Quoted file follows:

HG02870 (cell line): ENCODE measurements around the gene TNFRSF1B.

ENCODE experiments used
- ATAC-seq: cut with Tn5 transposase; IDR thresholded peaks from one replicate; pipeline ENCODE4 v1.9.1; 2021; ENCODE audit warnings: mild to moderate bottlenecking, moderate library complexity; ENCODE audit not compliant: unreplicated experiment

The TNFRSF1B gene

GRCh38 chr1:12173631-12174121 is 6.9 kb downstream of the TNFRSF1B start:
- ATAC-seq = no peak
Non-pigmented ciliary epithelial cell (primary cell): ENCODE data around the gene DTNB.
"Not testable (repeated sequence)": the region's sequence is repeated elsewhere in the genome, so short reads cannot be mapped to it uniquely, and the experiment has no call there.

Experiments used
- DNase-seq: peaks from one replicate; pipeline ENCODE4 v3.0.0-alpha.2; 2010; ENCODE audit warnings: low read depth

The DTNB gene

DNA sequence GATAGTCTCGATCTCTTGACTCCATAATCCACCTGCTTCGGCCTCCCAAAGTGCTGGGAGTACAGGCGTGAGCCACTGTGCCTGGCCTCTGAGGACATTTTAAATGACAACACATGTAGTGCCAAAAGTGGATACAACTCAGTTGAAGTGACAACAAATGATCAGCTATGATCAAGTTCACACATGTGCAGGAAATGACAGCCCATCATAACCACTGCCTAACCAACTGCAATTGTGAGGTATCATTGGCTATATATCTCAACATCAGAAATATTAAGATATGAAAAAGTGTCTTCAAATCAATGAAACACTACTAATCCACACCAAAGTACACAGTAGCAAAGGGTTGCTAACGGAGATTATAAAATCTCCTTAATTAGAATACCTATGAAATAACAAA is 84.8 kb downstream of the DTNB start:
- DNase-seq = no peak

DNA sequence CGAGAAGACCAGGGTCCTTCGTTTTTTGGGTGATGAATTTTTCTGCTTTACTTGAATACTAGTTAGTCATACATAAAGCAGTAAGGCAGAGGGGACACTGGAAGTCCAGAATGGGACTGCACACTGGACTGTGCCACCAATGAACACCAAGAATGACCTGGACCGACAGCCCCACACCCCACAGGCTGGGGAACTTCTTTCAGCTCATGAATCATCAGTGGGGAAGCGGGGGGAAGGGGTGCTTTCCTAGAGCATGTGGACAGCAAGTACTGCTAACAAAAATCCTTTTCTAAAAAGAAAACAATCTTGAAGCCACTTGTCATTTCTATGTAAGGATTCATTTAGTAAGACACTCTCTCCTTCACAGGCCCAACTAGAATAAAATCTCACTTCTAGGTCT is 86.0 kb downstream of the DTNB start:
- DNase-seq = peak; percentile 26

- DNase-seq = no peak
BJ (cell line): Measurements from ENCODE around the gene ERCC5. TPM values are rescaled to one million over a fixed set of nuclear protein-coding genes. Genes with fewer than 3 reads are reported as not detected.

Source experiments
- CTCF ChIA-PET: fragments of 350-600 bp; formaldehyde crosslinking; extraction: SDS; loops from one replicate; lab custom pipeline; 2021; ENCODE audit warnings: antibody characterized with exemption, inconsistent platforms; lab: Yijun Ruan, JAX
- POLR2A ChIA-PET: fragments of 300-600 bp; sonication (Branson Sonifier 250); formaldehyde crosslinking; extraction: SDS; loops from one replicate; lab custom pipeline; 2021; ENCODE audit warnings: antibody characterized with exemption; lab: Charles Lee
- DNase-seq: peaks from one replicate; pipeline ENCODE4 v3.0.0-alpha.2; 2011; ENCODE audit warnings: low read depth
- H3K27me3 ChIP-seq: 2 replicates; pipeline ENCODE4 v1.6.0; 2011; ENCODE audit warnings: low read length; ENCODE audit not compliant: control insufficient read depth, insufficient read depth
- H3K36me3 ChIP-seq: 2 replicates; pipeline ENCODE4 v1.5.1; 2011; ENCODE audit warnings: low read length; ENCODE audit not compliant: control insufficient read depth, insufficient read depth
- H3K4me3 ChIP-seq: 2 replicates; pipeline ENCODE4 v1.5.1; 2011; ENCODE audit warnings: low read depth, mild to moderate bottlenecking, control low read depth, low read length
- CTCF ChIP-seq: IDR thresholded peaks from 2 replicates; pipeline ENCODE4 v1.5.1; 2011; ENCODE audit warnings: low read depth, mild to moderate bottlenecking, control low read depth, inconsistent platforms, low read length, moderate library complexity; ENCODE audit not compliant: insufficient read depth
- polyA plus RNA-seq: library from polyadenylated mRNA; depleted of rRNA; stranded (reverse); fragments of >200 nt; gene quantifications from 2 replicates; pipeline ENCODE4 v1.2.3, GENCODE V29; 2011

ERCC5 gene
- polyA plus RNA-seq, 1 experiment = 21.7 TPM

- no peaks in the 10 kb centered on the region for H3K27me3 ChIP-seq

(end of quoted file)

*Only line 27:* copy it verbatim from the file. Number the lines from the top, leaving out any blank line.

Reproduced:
ERCC5 gene